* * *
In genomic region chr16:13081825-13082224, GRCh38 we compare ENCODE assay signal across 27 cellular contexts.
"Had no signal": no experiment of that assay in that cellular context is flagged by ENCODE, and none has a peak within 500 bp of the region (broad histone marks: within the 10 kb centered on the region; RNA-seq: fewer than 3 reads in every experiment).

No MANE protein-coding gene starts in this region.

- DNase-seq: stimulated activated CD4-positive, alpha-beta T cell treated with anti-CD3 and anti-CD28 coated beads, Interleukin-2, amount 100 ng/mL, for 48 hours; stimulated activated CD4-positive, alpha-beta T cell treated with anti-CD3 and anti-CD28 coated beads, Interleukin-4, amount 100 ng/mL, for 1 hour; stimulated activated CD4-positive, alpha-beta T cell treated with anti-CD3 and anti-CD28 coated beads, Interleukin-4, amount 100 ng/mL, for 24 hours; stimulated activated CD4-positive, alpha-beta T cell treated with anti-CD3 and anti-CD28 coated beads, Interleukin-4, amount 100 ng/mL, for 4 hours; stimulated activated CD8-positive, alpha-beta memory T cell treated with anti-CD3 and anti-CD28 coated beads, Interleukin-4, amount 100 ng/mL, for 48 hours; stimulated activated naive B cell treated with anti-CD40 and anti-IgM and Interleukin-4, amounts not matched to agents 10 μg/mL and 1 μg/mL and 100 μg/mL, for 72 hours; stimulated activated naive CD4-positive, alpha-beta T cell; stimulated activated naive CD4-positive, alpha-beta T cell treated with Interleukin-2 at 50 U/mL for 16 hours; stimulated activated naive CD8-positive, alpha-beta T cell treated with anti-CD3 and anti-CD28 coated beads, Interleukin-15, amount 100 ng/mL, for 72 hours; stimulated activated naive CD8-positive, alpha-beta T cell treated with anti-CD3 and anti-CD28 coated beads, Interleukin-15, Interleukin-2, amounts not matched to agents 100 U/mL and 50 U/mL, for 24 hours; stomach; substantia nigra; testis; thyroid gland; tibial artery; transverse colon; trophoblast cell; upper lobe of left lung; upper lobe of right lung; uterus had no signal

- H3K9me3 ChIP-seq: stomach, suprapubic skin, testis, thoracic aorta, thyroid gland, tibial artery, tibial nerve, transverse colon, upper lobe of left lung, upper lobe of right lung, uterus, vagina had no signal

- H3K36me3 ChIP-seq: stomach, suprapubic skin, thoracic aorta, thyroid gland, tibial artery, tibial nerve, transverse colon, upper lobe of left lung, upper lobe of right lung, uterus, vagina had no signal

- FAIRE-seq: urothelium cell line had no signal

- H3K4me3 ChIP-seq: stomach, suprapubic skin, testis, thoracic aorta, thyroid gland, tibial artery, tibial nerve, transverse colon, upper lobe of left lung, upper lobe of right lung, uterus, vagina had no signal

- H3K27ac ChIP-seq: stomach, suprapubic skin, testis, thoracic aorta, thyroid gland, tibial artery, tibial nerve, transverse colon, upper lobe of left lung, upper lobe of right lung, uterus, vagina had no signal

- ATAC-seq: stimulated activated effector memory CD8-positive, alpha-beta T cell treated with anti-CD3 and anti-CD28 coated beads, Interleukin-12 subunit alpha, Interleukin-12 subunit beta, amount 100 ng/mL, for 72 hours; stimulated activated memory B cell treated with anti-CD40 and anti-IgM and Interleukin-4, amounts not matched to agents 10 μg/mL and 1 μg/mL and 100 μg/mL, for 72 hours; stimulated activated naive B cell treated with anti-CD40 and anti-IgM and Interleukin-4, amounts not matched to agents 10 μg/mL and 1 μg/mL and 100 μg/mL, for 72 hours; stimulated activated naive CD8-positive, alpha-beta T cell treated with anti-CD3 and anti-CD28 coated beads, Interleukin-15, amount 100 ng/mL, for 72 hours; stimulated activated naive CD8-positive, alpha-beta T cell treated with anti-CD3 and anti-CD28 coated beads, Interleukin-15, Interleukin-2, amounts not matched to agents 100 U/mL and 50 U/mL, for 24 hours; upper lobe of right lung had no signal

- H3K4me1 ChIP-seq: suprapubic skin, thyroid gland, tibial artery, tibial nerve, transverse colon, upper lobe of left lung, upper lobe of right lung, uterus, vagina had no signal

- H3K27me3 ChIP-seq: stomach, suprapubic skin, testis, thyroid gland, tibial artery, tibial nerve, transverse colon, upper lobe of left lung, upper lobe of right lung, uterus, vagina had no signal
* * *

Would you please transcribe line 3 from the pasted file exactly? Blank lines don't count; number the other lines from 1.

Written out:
No MANE protein-coding gene starts in this region.